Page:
By Zach Bernstein
All eyes are on the presidential election. But it’s important to remember that, come November, Americans will be voting for far more than just who will lead the country.
Some Americans, for example, could be voting to completely alter how we tackle climate change.
That’s because voters in Washington state will decide whether their state becomes the first in the country to pass a carbon tax. The ballot initiative, Initiative 732, would create a tax on fossil fuels and electricity generated from coal and natural gas.
While Washington isn’t the only state currently considering a carbon tax, it’s the only one that’s putting the question directly to the voters. For that unique reason, it’s the carbon tax proposal to watch over the next few months.
Power to the people
The idea of asking people to vote on a carbon tax might seem outlandish, but Washington State is actually not the first place to do it. Voters in Boulder, Colorado backed a carbon tax in the 2006 election, and voted again in 2012 to keep the tax in place for at least five more years. That’s right: An American city actually voted for a carbon tax twice.
Now, the usual caveats apply: we are talking about a city sometimes referred to as “The “People’s Republic of Boulder.” Nevertheless, Boulder’s experience offers a powerful model for other places looking to pass a carbon tax. Boulder’s plan taxes electricity consumption and puts the revenue towards energy efficiency and renewable energy programs, with the goal of bringing the city’s emissions levels in line with the Kyoto Protocol.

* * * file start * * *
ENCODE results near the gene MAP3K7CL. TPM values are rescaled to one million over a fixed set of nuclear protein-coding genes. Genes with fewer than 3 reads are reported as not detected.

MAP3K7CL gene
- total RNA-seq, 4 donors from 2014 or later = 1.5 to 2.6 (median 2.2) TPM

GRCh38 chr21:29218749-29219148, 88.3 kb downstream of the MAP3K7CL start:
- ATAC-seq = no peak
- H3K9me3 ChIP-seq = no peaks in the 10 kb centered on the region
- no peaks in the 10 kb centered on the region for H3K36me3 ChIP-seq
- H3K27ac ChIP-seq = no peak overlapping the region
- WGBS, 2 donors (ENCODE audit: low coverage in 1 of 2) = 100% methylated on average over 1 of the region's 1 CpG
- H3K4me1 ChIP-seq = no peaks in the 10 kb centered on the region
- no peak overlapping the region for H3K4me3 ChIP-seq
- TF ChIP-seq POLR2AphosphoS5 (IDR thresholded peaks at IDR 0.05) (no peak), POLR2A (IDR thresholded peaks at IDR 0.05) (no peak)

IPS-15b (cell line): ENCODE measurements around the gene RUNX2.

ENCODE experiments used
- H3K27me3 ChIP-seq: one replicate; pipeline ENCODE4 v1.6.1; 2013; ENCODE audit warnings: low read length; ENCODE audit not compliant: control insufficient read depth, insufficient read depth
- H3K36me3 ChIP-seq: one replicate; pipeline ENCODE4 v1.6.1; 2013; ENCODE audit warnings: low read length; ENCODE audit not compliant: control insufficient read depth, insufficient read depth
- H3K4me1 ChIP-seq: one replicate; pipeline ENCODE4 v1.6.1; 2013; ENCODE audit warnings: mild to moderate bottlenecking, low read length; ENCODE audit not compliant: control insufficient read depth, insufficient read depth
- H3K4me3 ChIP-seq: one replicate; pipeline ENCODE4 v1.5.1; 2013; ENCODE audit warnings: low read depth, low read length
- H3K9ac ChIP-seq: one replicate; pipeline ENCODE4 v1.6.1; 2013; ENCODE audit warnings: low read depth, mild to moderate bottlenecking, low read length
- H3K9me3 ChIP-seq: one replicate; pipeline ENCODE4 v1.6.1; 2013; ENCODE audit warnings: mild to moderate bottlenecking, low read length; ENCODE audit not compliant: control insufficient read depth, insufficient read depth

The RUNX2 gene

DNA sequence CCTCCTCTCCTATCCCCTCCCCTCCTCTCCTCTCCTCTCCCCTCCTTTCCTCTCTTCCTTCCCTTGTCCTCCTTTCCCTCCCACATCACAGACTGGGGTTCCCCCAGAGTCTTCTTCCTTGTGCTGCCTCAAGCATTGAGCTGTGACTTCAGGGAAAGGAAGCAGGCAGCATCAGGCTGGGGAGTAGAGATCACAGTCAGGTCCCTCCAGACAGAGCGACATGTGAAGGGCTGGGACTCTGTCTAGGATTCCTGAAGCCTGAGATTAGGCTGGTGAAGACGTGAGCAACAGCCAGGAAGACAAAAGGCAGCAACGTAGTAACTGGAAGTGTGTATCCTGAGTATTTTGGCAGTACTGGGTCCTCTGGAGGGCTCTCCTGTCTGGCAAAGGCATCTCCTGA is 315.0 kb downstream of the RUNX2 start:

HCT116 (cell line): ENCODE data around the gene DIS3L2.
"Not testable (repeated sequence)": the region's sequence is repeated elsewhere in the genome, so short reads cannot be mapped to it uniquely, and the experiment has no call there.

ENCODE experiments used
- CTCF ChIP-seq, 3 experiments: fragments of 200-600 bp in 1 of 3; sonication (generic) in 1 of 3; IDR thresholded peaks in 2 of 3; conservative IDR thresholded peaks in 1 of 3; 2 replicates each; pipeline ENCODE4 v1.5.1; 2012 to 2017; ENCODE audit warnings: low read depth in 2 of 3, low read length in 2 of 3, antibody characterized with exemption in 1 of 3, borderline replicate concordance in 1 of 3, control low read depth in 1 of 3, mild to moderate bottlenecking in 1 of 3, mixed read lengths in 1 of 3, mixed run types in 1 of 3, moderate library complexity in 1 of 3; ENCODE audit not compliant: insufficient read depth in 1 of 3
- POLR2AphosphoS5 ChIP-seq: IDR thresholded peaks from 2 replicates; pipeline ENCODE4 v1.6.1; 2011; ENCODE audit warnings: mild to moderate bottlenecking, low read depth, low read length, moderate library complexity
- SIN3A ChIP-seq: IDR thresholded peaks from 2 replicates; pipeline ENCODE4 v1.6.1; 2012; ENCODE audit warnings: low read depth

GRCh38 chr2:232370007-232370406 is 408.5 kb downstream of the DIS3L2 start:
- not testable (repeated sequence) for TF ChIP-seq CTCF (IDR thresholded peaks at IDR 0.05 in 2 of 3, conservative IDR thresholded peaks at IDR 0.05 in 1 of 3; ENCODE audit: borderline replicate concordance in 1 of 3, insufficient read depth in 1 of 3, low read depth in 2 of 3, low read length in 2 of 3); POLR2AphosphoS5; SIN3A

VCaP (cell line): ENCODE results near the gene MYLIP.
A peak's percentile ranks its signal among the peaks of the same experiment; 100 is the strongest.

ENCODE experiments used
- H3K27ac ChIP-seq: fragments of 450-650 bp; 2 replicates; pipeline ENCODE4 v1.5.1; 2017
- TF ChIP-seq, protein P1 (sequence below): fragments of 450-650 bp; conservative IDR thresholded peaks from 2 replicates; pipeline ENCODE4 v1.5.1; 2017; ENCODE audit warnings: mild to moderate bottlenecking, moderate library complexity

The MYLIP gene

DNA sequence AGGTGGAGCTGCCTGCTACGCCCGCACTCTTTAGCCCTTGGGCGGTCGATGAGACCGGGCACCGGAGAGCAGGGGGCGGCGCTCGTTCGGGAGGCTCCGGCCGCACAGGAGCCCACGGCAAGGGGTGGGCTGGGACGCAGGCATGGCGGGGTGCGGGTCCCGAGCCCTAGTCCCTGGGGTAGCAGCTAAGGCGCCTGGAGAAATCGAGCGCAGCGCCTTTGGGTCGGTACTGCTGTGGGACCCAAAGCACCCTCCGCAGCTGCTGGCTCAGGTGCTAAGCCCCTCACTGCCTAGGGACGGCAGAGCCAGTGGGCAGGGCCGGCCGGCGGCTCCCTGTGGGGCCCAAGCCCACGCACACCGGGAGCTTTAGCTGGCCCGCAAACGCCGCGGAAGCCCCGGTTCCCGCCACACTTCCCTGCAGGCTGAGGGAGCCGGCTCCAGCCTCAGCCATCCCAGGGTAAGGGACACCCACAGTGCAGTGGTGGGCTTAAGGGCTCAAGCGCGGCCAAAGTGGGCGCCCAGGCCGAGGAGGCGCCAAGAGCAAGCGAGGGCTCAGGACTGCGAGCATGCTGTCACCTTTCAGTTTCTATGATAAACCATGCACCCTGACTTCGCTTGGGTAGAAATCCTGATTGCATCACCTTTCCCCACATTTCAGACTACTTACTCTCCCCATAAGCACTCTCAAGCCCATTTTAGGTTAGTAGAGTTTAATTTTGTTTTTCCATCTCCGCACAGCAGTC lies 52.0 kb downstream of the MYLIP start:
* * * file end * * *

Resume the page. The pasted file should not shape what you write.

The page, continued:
As of 2012, Boulder had brought in between $600,000 and $1.8 million a year from the carbon tax. While the city hasn’t been able to meet the Kyoto Protocol goals, its greenhouse gas reductions have been significant. Also important, the costs have remained manageable: In 2012, costs to businesses were about $94 each, and costs to households about $21. No wonder voters, given two chances to stop the carbon tax, voted to go ahead with it!
So what about Washington State’s carbon tax plan? Unlike Boulder’s, it would be revenue-neutral: all money the tax brought in would be used to offset other taxes or distributed back to the population. In this case, the carbon tax would be offset by lowering the sales tax and eliminating a tax on manufacturers; and distribution would be a rebate to low-income families who might be more affected.
The tax would start at $25 per metric ton of carbon emissions, then rise every year by 3.5 percent plus the rate of inflation. This annual increase is important, as a major goal of a carbon tax is to ensure that significant downward pressure on fossil fuels continues well into the future. It doesn’t do much good to put a new tax on fossil fuels if the value will decline over time -- if that were to happen, producers would eventually be able to more easily absorb the cost, and emissions would rise once again.
What also makes Washington interesting is that most of the state’s energy already comes from low- or no-carbon sources. The single biggest generation source is hydropower, comprising 68.5 percent of the state’s electricity mix. Natural gas comes next, at 15.6 percent -- but since natural gas emits far less carbon than coal, it would incur lighter taxation.